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D-MAC's avatar

Coloring Tutorial

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I had a question about how to do the "cell shaded" or animated style coloring on my Mutants & Masterminds pieces.

If anything here doesn't make sense, let me know and I'll try to revise it.

The finished illustration can be found here:
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© 2012 - 2021 D-MAC
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wwatson1970's avatar
tojisuzuhara's avatar
Huh. I had never considered that you penciled over your pencils via lightbox. It all makes so much sense now.
Cecilia-Of-Sweden's avatar
Thank you for this! :)
jamesewelch's avatar
Awesome. This is very similar to what I've been doing, but I never thought to use purple to find the shading color. I've just been estimating/guessing or using grays. Wow, that tip is going to save me lots of time and make things look a bit more consistent. Thanks!
TalisonComics's avatar
Is there a general opacity you use for the multiply?
D-MAC's avatar
In those example swatches I showed, it's at 100% but, as I said, sometimes you'll want to play around with it a bit. If you don't want that much contrast, just try it at 50 - 75%.
maxmblk66's avatar
I really love this. You make it sound simple. Especially like the shading with purple bit. May have to try that soon.
D-MAC's avatar
Thanks. The big key is don't shade with grey, it just kills the color. Shades of desaturated purple/violet seem to work the best overall.
GentleGiantDK's avatar
Wohoo! Thanks!
Now for some questions:
1) Do you just paint in the shadows with a hard-edged brush? No selecting areas with the lasso tool and then filling the selection? Just wondering because of some of the pointy shade areas.
2) Do you use the original flats to select areas with the magic wand tool, then go to the copied layer, so you don't paint into the other areas?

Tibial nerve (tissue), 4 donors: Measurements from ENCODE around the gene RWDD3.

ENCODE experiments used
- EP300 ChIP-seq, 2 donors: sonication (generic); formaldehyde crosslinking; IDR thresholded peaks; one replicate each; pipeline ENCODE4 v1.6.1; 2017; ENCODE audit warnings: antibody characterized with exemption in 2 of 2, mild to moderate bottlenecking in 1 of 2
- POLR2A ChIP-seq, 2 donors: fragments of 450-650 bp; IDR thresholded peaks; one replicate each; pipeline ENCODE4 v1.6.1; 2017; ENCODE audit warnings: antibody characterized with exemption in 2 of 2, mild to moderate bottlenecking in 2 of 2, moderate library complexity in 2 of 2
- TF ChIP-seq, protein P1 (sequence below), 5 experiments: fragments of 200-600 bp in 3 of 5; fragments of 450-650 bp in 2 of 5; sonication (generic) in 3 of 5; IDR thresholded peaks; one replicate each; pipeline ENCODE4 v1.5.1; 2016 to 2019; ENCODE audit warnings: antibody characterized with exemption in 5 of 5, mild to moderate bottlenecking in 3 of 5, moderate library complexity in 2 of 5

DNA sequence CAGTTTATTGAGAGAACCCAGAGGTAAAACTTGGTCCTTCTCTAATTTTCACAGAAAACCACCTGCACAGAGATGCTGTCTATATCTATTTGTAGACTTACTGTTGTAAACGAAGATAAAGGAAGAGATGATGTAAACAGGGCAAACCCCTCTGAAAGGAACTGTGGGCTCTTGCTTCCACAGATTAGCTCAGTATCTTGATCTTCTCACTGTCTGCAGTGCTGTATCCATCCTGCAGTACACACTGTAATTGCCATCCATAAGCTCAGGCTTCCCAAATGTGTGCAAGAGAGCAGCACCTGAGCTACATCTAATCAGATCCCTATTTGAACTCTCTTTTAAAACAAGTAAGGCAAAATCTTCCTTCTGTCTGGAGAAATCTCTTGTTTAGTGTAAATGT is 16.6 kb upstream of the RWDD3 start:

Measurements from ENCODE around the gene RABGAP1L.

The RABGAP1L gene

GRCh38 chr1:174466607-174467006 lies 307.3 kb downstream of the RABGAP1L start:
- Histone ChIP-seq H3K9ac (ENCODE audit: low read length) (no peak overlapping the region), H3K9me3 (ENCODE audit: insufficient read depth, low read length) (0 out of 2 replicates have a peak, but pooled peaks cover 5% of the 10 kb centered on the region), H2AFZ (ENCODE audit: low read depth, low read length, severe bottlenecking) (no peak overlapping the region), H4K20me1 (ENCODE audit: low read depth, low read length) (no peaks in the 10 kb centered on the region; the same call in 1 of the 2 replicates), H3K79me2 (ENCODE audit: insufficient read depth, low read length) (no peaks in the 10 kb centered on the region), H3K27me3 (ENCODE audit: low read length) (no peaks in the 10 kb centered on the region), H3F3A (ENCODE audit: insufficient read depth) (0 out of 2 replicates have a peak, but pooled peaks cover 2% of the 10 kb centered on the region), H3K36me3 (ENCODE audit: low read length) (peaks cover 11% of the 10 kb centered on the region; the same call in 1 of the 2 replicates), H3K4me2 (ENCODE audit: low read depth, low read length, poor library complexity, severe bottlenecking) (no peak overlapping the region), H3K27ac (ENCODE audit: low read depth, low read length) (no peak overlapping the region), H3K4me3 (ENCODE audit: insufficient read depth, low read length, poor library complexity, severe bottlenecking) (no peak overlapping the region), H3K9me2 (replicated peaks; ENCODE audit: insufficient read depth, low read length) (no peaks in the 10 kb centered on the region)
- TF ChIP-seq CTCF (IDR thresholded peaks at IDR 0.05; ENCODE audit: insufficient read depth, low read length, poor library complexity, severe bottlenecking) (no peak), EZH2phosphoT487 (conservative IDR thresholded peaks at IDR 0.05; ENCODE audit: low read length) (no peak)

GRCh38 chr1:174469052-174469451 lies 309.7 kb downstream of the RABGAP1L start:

3) Are all the original flats on one single layer?
4) Can you expand on the desaturated purple? Seeing how multiply is a layer option...?

And again, thanks for doing this! I'll also echo mariosilvaartdesign and hope you do more tutorials! :-D
D-MAC's avatar
1) Once in a while when there's a geometric shape to be filled, I'll use the lasso tool the way you're describing, otherwise it's just a hard edged round brush and my tablet for control.

2) Yes, that's exactly how I do it. The nice thing about hiding the copy is that Photoshop won't let you paint on it by accident.

3) Yes. If I'm doing something complicated like multiple figures or figure + background, I will usually create a separate layer for each subject.

4) Usually the way I do it is to set my brush to multiply and try painting over a small area of the base color with the purple. Then I just eyedropper that color, adjust it if I feel it needs it (brighter/darker/different shade) and then set the brush back to normal and paint it in.
GentleGiantDK's avatar
Thanks for the extra clarifications!
I've already started using the tutorial on a drawing. :thumbsup:
mariosilvaartdesign's avatar
serious good stuff ... now one on the inking process... cough.. cough...
incogvito's avatar
While not a colorist, I'm always fascinated by how a comic is put together. Just learned how to letter last year, so I've added that to my repertoire. I don't think I'm artistic enough to every try coloring, but this is a great resource to hand off to folks I work with. Thanks!
Skaramine's avatar
This is fantastic!
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